Thessaloniki

ThessalonikiDating back to the Hellenistic Times, Thessaloniki has always been the epicentre of great developments, processes and events, being a principal gateway from the Mediterranean to the Balkans and Central Europe. Founded in 315 B.C. on the site of earlier prehistoric settlements, the Hellenistic City developed an increasingly important role as part of the Kingdom of Macedonia and later on the first Roman Tetrarchy. The Byzantine and Ottoman Times were those that defined the city’s character: Thessaloniki was the second city of the Byzantine Empire, playing a leading spiritual and artistic role in the Balkans, frequently taking the lead in the secular and theological thinking of the age. The monuments surviving from that period are representative of the Byzantine culture and art over the centuries and Thessaloniki is regarded as an open museum of Byzantine art. Furthermore, the city prospered as a trade and business centre of the Ottoman Empire, and was defined by the multi-ethnic populations that resided and set out in the area. Thessaloniki was historically known for its prominent communities of Jewish, Turks, Serbs, Bulgarians that lived together with the Greeks for centuries.

In the beginning of the 20th century, this canvas was enriched by the advent of Greek refuge populations from Asia Minor that settled here and diffused new cultures, ethics, customs, and tastes in society. That was also the period when Thessaloniki was incorporated in the Greek State (1912) and when later (1917), a destructive fire, swept away the historic city centre. The contemporary image of Thessaloniki is a natural consequence of that period: the newcomers became the media for the contemporary future and Thessaloniki prospered again in social, economical and cultural terms.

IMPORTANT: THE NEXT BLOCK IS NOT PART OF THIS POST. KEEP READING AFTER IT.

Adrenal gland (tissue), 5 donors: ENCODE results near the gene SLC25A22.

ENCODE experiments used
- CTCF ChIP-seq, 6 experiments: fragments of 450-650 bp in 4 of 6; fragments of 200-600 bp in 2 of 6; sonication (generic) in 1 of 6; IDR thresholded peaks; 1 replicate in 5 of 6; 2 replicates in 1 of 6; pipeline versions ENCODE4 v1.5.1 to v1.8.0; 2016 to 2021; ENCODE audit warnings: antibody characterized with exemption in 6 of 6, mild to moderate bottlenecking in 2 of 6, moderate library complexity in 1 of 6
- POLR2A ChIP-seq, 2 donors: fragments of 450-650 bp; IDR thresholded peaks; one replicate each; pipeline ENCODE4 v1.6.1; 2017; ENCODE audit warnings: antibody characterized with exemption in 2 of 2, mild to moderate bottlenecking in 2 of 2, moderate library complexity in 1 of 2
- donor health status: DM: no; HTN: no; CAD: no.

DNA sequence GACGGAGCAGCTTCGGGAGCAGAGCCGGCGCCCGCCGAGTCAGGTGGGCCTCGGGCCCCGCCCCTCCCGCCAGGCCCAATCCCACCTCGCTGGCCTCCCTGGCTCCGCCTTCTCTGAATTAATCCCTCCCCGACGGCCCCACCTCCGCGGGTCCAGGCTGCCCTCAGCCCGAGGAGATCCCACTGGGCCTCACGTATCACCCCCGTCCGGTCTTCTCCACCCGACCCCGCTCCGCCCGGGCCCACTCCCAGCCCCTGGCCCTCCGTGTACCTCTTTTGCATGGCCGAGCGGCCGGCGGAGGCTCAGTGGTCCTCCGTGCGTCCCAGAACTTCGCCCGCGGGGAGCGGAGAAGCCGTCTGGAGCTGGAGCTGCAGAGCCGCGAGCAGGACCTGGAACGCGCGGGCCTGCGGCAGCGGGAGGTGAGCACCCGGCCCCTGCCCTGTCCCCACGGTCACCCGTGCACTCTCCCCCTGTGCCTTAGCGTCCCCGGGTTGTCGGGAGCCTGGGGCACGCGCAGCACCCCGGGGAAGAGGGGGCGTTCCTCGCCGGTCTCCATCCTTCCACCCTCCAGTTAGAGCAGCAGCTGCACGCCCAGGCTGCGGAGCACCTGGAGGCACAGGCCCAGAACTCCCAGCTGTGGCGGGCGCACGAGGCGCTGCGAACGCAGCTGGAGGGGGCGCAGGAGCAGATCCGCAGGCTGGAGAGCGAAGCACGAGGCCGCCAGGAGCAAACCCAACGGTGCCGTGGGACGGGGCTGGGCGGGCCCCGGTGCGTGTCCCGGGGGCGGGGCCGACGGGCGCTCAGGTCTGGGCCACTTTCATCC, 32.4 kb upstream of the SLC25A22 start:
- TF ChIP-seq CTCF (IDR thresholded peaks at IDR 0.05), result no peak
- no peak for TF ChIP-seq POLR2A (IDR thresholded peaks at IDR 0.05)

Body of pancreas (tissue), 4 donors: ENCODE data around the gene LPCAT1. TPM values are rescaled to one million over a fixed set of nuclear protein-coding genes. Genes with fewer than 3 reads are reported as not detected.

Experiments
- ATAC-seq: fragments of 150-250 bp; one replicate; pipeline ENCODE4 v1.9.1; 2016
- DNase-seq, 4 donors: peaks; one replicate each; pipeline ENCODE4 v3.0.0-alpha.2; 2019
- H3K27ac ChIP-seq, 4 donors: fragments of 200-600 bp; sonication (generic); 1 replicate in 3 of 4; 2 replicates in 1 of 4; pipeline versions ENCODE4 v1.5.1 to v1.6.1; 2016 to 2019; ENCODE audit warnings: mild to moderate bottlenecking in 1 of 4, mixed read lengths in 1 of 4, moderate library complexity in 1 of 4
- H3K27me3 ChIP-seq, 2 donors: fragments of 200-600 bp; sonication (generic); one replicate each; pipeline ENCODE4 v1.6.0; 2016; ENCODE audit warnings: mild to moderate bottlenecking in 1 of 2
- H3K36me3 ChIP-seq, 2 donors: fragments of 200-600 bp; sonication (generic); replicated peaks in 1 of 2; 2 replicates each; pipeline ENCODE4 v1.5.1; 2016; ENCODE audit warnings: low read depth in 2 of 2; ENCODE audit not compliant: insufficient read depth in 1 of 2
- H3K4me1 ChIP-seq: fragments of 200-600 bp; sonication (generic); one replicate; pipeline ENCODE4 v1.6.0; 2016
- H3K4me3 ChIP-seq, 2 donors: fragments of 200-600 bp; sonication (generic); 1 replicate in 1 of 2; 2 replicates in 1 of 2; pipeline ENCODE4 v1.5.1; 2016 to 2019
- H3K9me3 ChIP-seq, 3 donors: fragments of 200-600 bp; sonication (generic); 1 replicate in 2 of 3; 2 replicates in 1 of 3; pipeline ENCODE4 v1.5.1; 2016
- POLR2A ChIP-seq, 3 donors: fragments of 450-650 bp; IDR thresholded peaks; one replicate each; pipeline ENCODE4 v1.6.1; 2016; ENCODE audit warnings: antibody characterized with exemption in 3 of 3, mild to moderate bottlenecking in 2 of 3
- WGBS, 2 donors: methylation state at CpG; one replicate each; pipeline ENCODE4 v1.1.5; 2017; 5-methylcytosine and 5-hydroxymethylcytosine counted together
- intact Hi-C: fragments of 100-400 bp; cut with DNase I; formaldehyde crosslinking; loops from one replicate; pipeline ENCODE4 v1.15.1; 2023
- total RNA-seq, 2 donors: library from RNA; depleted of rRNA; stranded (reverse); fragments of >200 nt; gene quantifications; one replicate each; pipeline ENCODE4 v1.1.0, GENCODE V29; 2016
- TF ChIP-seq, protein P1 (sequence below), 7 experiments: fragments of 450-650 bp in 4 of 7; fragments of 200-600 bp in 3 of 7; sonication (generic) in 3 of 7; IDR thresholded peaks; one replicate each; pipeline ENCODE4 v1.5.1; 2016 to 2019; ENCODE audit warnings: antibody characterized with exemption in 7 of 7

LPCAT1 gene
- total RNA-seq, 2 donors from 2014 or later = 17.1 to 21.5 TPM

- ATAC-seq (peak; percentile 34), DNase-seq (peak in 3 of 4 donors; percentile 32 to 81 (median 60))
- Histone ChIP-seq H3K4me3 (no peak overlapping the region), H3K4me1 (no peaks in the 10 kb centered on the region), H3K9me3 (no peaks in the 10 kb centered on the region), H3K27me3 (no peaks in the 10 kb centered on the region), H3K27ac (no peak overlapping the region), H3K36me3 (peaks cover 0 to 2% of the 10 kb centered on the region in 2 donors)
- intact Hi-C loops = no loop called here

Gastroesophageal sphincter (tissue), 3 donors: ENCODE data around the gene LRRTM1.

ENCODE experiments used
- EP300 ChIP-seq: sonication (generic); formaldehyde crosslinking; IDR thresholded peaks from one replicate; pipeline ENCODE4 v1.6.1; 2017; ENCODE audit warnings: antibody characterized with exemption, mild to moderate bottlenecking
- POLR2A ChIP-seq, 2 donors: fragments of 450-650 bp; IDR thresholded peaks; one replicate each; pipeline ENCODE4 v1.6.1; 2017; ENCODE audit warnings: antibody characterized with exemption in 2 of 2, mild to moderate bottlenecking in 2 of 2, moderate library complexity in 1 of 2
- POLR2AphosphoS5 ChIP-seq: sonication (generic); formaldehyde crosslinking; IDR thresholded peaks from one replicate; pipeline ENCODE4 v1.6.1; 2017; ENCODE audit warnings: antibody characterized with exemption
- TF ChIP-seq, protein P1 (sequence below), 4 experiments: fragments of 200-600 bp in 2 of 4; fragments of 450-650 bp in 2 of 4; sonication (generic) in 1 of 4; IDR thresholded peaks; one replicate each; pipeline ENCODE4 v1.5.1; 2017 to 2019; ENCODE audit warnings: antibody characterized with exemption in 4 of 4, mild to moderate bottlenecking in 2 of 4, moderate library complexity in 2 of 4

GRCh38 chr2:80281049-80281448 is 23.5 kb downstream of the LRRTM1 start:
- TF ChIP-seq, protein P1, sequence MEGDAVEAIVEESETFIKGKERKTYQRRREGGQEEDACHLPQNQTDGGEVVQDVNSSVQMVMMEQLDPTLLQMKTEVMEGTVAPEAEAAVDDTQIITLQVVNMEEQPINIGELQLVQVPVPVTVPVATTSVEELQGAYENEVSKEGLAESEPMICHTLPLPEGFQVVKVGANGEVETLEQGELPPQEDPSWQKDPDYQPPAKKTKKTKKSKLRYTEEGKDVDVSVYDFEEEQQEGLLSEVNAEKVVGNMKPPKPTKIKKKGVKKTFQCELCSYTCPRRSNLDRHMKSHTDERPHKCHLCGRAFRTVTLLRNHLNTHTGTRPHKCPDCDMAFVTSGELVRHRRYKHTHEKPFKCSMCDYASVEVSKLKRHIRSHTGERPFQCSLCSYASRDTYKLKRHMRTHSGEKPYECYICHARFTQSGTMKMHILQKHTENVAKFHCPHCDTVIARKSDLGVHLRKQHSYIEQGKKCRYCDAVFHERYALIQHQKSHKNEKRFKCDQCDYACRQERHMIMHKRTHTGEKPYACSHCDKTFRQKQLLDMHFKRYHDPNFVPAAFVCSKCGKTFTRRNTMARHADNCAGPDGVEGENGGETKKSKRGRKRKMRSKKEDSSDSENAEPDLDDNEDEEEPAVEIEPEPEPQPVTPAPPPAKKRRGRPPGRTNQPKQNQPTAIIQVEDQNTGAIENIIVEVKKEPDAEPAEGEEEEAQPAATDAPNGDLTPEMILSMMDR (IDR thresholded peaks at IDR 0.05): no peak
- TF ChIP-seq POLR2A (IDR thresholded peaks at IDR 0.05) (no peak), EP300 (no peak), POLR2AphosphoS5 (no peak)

Thessaloniki through its history has been a melting pot of diverse cultures, religions and traditions and the city’s multi-cultural heritage and profile was shaped by the work and deeds of emperors, saints, apostles, philosophers and thinkers, but also by its local residents, its refugees and immigrants. Thessaloniki, sometimes covered by the thick mist, sometimes stormed by the heady wind “Vardaris”, yet always defined by its flairs and flavours, is nowadays an economic and cultural center, a vibrant focal point for the Balkans and a geographic landmark between the Eastern & Western Civilization.

Although penetrated by stories of joy and sorrow of the past, today the city enjoys a vibrant urban life, enriched by the largest student community in Greece, the increasing cultural production by numerous museums, organisations and smaller urban collectives and finally by the exquisite physical location that through time has enabled openness and inspiration.